Description

During the past decade, the science of dynamic meteorology has continued its rapid advance. The scope of dynamic meteorology has broadened considerably. Much of the material is based on a two-term course for seniors majoring in atmospheric sciences.

This book presents a cogent explanation of the fundamentals of meteorology and explains storm dynamics for weather-oriented meteorologists. It discusses climate dynamics and the implications posed for global change. The new edition has added a companion website with MATLAB exercises and updated treatments of several key topics.

Key Features

  • Provides clear physical explanations of key dynamical principles
  • Contains a wealth of illustrations to elucidate text and equations, plus end-of-chapter problems
  • Holton is one of the leading authorities in contemporary meteorology, and well known for his clear writing style
  • Instructor's Manual available to adopters

NEW IN THIS EDITION

  • A companion website with MATLAB® exercises and demonstrations
  • Updated treatments on climate dynamics, tropical meteorology, middle atmosphere dynamics, and numerical prediction

Readership

The primary market for An Introduction to Dynamic Meteorology, 5E in the US is as the top-ranking textbook for graduate and advanced undergraduate students taking relevant coursework in meteorology, atmospheric science, and oceanography. The secondary market for this title is as a reference for scientists practicing in the fields of atmospheric science, meteorology, geophysics, oceanography, and physics.

Table of Contents

Dedication

Preface

Chapter 1. Introduction

1.1 Dynamic Meteorology

1.2 Conservation of Momentum

1.3 Noninertial Reference Frames and “Apparent” Forces

1.4 Structure of the Static Atmosphere

1.5 Kinematics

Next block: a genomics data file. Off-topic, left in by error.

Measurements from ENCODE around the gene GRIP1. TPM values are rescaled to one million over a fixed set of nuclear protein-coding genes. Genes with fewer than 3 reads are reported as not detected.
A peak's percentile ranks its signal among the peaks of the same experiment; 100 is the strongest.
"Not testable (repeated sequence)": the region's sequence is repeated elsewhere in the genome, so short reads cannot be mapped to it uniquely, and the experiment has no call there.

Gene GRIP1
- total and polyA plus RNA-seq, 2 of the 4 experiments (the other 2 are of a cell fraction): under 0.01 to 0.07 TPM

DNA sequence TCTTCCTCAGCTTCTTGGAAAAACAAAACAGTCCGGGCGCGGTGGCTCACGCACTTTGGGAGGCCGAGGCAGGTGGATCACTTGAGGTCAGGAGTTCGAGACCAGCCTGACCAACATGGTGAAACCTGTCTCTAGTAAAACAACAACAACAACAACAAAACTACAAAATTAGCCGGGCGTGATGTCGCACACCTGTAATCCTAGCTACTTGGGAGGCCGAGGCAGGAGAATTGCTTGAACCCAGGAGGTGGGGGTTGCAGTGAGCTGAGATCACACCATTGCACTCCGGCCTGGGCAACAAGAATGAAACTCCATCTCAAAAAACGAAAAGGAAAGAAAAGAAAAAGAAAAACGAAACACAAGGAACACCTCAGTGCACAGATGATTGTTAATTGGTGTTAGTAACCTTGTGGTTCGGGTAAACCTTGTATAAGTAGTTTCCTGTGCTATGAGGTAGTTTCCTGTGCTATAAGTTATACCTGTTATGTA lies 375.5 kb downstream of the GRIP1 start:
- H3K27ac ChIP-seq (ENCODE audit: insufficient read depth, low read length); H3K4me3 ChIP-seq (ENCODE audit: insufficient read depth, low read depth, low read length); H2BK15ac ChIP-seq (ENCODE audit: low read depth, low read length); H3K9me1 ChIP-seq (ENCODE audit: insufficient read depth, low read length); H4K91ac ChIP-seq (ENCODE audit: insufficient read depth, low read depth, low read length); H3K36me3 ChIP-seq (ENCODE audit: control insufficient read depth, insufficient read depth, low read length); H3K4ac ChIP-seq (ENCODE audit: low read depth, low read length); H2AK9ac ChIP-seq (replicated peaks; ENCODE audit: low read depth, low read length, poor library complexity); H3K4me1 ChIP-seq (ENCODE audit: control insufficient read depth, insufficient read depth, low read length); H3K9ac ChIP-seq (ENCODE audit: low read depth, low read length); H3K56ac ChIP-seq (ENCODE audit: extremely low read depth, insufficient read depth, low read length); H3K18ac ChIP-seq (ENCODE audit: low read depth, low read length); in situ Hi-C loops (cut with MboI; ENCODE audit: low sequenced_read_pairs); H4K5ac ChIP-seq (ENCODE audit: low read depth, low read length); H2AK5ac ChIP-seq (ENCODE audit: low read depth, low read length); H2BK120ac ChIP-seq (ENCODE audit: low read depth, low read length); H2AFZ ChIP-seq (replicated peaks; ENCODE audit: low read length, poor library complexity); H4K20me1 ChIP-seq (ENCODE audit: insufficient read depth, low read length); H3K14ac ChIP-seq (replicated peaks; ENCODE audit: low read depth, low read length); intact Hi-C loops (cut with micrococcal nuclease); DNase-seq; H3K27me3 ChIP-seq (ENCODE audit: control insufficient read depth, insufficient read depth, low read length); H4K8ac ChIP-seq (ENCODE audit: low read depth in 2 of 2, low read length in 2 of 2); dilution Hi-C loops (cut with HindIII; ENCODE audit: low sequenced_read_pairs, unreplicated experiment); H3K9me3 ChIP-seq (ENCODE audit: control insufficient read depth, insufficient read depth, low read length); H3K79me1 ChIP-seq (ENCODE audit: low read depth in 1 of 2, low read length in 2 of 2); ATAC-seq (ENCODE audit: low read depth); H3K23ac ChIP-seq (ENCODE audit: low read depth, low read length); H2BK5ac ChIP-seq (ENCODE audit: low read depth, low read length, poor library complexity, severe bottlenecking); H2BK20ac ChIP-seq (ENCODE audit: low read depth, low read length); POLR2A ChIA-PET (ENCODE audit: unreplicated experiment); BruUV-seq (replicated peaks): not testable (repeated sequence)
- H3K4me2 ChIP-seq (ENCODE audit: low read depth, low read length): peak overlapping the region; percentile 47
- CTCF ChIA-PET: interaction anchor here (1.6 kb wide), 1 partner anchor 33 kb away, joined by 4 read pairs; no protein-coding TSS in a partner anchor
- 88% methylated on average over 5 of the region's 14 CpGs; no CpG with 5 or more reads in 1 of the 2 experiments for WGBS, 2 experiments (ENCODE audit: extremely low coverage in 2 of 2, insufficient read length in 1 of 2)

1.6 Scale Analysis

Suggested References

Chapter 2. Basic Conservation Laws

2.1 Total Differentiation

2.2 The Vectorial Form of the Momentum Equation in Rotating Coordinates

2.3 Component Equations in Spherical Coordinates

2.4 Scale Analysis of the Equations of Motion

2.5 The Continuity Equation

2.6 The Thermodynamic Energy Equation

2.7 Thermodynamics of the Dry Atmosphere

2.8 The Boussinesq Approximation

2.9 Thermodynamics of the Moist Atmosphere

Suggested References

Chapter 3. Elementary Applications of the Basic Equations

3.1 Basic Equations in Isobaric Coordinates

3.2 Balanced Flow

3.3 Trajectories and Streamlines

3.4 The Thermal Wind

3.5 Vertical Motion

3.6 Surface Pressure Tendency

Chapter 4. Circulation, Vorticity, and Potential Vorticity

4.1 The Circulation Theorem

4.2 Vorticity

4.3 The Vorticity Equation

4.4 Potential Vorticity

4.5 Shallow Water Equations

4.6 Ertel Potential Vorticity in Isentropic Coordinates

Suggested References

Chapter 5. Atmospheric Oscillations: Linear Perturbation Theory

5.1 The Perturbation Method

5.2 Properties of Waves

5.3 Simple Wave Types

5.4 Internal Gravity (Buoyancy) Waves

5.5 Linear Waves of A Rotating Stratified Atmosphere

5.6 Adjustment to Geostrophic Balance

5.7 Rossby Waves

Suggested References

Chapter 6. Quasi-geostrophic Analysis

6.1 The Observed Structure of Extratropical Circulations

6.2 Derivation of the Quasi-Geostrophic Equations

Details

No. of pages:
552
Language:
English
Copyright:
© 2013
Published:
Imprint:
Academic Press
Print ISBN:
9780123848666
Electronic ISBN:
9780123848673

About the editor

Gregory J Hakim

Gregory J. Hakim is Professor and Chair of the Department of Atmospheric Sciences in the College of the Environment at the University of Washington. His research focuses on problems in climate reconstruction, predictability, data assimilation, atmospheric dynamics, and synoptic meteorology. He teaches courses in weather, atmospheric sciences, atmospheric structure and analysis, atmospheric motions, synoptic meteorology, balance dynamics, and weather predictability and data assimilation.

Affiliations and Expertise

University of Washington, Seattle, WA, USA

Reviews

"The book is very clearly and well written...the author succeeds in presenting the fundamentals while providing a motivating discussion on the full scope of dynamic meteorology and its applications." -Jorg Matschullat, Interdisciplinary Environmental Research Center, in ENVIRONMENTAL GEOLOGY, VOL. 49, MARCH 2006 Praise for previous edition: “...reflects the full scope of modern dynamic meteorology, while providing a presentation of the fundamentals.” –BULLETIN AMERICAN METEOROLOGICAL SOCIETY “The careful presentation of introductory material and clear discussion of dynamical principles make this an excellent basic account of dynamical meteorology.” –JOURNAL OF FLUID MECHANICS